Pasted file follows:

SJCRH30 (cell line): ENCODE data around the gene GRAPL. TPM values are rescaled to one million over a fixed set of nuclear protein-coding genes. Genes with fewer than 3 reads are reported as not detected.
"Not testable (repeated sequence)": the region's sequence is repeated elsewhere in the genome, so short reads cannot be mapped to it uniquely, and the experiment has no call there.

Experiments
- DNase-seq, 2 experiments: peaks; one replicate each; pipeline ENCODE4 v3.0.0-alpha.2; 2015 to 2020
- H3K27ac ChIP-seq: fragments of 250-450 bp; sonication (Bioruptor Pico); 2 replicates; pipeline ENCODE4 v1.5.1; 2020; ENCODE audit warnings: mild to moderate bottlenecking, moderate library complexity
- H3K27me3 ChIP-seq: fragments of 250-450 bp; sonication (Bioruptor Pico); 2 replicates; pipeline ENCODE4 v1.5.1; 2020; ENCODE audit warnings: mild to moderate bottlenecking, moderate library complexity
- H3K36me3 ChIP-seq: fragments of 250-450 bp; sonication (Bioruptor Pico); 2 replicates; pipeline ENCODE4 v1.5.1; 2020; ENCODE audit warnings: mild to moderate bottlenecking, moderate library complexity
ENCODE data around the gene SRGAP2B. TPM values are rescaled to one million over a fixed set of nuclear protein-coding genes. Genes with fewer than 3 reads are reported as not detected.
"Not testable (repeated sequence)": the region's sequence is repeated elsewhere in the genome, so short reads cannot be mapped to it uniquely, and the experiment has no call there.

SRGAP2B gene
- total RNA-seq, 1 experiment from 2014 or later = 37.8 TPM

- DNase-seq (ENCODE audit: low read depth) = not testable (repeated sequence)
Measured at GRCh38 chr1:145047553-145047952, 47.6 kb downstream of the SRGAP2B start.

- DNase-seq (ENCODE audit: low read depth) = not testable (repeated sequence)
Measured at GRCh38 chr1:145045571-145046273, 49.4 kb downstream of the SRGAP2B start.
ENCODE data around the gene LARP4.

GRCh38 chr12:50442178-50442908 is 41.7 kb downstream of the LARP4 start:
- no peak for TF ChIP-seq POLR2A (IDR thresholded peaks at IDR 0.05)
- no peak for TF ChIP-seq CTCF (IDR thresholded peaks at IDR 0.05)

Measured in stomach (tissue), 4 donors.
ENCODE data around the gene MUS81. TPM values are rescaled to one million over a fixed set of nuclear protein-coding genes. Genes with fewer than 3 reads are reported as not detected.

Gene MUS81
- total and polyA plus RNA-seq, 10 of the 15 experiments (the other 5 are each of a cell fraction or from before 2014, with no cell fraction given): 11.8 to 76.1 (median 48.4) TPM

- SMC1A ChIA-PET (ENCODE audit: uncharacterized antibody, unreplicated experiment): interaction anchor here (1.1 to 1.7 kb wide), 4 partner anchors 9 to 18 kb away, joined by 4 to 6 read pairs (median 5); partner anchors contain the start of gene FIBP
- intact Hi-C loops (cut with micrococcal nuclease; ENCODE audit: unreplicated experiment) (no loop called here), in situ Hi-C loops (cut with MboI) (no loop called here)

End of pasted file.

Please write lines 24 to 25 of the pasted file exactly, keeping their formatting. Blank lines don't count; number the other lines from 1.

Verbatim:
- SMC1A ChIA-PET (ENCODE audit: uncharacterized antibody, unreplicated experiment): interaction anchor here (1.1 to 1.7 kb wide), 4 partner anchors 9 to 18 kb away, joined by 4 to 6 read pairs (median 5); partner anchors contain the start of gene FIBP
- intact Hi-C loops (cut with micrococcal nuclease; ENCODE audit: unreplicated experiment) (no loop called here), in situ Hi-C loops (cut with MboI) (no loop called here)